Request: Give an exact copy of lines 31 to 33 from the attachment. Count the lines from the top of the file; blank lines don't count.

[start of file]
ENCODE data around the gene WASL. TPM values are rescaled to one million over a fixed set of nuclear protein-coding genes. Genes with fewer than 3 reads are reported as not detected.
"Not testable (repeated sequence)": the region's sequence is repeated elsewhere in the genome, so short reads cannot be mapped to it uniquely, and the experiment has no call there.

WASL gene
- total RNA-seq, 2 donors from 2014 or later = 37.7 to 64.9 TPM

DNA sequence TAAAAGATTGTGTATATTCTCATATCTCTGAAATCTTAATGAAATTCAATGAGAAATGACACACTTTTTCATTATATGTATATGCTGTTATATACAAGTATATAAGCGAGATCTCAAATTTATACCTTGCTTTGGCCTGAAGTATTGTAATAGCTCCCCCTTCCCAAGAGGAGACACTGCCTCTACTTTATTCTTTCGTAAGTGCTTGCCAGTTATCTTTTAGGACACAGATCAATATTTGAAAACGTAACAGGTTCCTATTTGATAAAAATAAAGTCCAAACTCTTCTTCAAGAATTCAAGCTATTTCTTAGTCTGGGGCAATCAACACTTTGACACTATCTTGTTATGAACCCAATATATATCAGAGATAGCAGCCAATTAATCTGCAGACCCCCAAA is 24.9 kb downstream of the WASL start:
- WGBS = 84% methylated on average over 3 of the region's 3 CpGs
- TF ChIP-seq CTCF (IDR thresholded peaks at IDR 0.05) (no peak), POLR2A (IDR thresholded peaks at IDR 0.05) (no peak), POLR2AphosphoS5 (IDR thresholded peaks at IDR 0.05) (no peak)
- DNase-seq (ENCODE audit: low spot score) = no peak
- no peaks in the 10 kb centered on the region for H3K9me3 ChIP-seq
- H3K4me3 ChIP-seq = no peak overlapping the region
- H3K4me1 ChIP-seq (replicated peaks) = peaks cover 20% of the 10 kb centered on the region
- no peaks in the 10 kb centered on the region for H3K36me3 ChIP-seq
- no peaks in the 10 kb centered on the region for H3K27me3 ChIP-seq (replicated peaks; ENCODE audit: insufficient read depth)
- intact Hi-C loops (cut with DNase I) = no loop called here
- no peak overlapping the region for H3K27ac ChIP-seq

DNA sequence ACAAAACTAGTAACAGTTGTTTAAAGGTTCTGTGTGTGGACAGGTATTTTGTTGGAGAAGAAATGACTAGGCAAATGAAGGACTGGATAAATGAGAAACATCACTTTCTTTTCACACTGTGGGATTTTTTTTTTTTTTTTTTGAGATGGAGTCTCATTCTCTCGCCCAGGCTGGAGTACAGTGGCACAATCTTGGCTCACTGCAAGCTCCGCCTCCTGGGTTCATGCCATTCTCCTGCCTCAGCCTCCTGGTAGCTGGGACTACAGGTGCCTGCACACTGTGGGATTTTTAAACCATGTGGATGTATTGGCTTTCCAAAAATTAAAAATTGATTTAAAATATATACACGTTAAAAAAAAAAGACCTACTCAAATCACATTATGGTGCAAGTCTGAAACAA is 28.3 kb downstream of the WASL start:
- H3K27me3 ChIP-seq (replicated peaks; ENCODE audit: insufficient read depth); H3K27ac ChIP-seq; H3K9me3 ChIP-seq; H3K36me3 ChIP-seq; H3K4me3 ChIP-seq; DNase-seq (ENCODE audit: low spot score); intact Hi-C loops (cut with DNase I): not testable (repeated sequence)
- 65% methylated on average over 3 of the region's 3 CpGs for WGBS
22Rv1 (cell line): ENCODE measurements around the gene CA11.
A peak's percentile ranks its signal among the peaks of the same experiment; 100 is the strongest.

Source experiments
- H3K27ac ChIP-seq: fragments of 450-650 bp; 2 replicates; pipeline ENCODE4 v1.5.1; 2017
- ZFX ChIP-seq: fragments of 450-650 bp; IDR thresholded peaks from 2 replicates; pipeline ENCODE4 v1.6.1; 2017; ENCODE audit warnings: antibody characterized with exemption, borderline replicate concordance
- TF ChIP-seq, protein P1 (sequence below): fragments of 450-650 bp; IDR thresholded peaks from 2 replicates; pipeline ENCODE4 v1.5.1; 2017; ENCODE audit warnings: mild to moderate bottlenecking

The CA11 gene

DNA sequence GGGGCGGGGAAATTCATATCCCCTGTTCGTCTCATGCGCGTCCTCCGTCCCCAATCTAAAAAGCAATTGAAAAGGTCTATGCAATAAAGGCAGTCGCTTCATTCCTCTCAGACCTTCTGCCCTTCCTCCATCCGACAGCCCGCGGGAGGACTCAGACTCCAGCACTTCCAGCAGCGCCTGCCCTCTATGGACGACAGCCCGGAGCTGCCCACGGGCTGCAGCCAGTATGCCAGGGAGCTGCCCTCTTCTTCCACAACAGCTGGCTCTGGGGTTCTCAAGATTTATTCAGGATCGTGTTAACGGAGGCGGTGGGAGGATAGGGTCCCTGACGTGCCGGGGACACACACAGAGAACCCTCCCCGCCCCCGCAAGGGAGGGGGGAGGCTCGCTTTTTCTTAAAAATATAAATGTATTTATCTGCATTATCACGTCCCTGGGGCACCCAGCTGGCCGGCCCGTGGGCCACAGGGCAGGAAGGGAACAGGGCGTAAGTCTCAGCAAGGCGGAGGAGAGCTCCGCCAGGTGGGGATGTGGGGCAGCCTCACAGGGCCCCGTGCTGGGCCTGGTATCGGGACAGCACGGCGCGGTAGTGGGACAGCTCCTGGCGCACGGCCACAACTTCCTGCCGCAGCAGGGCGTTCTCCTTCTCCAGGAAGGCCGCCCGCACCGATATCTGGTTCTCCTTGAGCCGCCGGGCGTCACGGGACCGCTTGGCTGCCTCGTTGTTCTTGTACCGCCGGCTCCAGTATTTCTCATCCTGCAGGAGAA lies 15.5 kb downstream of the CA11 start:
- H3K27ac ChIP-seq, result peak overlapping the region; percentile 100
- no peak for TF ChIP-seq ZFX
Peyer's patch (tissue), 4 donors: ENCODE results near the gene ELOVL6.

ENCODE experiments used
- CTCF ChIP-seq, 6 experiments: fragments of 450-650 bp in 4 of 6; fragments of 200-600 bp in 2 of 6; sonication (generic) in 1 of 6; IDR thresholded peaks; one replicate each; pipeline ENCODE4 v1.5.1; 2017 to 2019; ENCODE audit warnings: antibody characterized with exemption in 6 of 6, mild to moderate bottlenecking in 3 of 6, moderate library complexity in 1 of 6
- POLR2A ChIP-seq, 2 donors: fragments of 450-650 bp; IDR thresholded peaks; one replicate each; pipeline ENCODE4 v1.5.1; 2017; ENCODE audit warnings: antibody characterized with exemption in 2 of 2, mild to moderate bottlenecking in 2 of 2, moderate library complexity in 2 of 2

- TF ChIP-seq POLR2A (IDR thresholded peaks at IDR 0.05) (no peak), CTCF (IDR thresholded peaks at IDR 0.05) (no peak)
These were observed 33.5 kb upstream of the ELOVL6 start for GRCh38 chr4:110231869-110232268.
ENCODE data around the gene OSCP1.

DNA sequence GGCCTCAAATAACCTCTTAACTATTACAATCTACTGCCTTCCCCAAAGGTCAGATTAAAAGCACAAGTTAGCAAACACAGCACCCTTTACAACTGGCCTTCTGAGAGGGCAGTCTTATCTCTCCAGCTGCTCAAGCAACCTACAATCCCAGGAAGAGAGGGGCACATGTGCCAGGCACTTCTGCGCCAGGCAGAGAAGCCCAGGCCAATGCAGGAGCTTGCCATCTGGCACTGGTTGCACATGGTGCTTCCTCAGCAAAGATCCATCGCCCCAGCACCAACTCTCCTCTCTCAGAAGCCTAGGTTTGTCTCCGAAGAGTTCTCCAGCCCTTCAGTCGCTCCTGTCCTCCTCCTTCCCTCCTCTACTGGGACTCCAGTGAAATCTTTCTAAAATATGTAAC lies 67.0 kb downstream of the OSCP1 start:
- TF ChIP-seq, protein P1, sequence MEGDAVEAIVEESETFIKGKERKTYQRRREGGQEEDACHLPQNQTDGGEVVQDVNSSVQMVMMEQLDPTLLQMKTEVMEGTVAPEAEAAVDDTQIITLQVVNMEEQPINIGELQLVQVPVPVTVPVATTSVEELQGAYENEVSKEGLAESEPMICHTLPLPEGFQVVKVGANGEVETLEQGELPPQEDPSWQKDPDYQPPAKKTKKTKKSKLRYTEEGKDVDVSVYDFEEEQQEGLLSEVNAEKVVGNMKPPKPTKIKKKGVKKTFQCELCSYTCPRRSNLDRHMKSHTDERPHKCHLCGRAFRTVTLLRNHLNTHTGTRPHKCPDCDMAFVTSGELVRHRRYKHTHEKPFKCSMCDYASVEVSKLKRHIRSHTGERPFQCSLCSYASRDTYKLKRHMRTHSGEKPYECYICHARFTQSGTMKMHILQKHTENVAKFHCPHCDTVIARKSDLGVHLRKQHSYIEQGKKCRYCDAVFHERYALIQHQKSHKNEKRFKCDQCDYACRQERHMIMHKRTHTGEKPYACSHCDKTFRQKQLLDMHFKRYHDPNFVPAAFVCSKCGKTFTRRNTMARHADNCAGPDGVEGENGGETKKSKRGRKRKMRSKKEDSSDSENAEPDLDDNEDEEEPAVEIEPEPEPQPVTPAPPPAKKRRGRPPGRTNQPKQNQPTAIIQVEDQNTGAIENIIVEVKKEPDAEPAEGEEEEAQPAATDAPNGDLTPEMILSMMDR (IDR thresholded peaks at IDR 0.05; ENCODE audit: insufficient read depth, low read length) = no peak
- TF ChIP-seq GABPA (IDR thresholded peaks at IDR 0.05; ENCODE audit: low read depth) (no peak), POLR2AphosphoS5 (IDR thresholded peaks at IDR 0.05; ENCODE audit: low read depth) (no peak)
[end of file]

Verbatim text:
- CTCF ChIP-seq, 6 experiments: fragments of 450-650 bp in 4 of 6; fragments of 200-600 bp in 2 of 6; sonication (generic) in 1 of 6; IDR thresholded peaks; one replicate each; pipeline ENCODE4 v1.5.1; 2017 to 2019; ENCODE audit warnings: antibody characterized with exemption in 6 of 6, mild to moderate bottlenecking in 3 of 6, moderate library complexity in 1 of 6
- POLR2A ChIP-seq, 2 donors: fragments of 450-650 bp; IDR thresholded peaks; one replicate each; pipeline ENCODE4 v1.5.1; 2017; ENCODE audit warnings: antibody characterized with exemption in 2 of 2, mild to moderate bottlenecking in 2 of 2, moderate library complexity in 2 of 2

- TF ChIP-seq POLR2A (IDR thresholded peaks at IDR 0.05) (no peak), CTCF (IDR thresholded peaks at IDR 0.05) (no peak)